Riboflavin, aka vitamin B2, may offer migraine sufferers an inexpensive treatment with few side effects. Neurologist Jean Schoenen, M.D., Ph.D., at the University of Liege in Belgium, compared 28 migraine patients (21 of them women) who took 400 milligrams of riboflavin daily for three months with 27 others who took a placebo. Both groups started out having an average of four migraines a month, but people who took riboflavin had only two a month at the end of the study. In addition, their headaches were less painful and lasted an average of 1.3 hours less, and they also experienced less nausea and vomiting.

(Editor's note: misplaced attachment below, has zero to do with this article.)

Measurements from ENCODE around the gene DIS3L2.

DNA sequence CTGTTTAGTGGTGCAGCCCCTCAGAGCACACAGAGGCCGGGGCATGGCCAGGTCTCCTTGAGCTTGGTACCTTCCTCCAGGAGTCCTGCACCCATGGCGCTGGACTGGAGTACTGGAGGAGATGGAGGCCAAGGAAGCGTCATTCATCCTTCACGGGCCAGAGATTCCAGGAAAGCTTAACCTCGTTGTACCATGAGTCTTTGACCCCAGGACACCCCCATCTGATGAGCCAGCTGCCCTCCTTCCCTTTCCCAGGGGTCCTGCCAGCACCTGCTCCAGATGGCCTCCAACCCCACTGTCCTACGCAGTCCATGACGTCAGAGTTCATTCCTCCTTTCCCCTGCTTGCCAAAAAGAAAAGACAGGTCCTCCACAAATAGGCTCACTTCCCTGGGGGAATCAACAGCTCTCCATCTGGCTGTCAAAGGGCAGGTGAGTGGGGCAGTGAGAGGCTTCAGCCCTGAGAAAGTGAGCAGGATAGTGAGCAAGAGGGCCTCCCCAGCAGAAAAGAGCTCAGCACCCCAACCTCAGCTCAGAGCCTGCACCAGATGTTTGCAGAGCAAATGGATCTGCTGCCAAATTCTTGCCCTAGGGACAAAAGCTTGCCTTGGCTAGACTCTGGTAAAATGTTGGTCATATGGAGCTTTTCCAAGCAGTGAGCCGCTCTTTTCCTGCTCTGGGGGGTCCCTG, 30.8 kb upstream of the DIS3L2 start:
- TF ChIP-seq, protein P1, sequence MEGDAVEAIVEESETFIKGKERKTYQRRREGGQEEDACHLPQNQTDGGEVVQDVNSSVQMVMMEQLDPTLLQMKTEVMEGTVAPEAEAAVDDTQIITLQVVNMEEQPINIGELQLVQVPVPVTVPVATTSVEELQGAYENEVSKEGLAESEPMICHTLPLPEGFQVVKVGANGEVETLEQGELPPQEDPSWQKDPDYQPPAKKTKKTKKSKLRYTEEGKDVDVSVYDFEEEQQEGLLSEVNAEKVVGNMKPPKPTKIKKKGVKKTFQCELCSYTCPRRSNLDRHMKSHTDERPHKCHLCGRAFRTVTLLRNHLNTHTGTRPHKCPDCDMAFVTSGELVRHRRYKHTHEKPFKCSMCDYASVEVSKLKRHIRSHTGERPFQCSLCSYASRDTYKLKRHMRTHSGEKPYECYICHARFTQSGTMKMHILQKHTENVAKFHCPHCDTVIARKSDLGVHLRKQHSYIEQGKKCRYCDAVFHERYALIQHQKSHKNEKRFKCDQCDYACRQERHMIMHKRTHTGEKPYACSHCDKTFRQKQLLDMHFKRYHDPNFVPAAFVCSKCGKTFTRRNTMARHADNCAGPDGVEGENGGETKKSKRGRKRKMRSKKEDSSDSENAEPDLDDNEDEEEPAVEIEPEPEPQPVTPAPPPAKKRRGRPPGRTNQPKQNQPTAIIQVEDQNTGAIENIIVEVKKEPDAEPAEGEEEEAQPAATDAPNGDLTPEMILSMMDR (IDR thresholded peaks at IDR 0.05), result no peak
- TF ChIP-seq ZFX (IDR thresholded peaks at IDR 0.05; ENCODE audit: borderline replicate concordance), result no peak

The benefits of a 400-milligram dose of riboflavin (which costs less than 25 cents) start within a month and peak at three months. Schoenen says some of his patients have taken the vitamin for more than three years with no problems, while others use it for three to four months at a time, when migraines flare up.
The RDA for riboflavin for women is 1.3 milligrams, but Schoenen says there is no unsafe dose; because it's a water-soluble vitamin, any excess is excreted in urine.